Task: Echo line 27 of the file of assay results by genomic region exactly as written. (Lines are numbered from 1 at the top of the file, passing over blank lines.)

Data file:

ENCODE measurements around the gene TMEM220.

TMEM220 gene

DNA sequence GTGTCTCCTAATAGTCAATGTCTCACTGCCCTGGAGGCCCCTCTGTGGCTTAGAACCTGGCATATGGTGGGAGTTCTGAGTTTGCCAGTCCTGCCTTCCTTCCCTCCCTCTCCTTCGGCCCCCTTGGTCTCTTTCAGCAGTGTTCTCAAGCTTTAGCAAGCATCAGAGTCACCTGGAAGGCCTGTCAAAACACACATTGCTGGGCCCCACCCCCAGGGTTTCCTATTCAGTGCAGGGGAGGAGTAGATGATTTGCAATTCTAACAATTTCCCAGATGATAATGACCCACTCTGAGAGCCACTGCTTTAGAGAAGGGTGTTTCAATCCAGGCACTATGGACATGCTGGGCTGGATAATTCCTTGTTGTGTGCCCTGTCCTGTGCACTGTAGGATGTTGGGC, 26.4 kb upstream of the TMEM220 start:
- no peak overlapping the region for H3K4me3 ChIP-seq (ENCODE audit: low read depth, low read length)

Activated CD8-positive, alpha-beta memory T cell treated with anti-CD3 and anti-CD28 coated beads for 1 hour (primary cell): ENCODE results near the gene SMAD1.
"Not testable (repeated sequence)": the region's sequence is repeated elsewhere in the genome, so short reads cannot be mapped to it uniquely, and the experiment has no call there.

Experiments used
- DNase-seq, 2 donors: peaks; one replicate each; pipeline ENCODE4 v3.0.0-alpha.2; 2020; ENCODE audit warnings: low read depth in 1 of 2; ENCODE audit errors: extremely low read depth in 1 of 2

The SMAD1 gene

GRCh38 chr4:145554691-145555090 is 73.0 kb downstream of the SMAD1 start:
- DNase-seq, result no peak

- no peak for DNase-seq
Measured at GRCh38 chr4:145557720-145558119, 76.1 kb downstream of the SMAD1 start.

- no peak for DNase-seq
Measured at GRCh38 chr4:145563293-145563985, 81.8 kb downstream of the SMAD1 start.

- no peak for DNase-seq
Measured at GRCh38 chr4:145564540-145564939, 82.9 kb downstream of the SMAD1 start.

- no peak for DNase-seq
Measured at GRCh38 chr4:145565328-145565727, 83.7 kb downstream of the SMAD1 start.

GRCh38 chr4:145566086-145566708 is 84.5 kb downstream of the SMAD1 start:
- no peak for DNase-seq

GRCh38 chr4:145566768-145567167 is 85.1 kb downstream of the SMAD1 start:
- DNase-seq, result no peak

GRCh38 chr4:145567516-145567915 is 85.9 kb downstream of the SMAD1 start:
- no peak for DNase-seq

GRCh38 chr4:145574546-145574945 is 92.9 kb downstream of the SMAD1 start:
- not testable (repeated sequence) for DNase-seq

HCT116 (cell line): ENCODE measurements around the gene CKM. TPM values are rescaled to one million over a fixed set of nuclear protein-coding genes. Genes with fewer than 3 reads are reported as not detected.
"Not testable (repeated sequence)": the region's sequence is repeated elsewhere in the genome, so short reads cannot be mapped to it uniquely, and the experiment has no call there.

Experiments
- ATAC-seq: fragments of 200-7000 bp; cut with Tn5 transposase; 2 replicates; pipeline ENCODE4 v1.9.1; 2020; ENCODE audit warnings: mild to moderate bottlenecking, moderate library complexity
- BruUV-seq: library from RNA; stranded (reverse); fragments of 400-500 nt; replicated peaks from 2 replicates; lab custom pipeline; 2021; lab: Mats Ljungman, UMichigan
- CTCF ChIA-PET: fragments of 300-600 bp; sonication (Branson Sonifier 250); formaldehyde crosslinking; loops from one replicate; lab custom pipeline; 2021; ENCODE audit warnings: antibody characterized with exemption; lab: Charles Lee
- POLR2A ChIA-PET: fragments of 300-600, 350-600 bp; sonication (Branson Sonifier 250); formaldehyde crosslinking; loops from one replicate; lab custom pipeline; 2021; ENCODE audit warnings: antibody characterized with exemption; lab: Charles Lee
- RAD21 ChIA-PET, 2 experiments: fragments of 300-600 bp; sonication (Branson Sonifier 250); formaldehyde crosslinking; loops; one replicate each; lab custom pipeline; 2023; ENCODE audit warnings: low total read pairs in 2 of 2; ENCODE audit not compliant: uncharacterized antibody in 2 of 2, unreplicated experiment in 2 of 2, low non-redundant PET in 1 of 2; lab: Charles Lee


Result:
- not testable (repeated sequence) for DNase-seq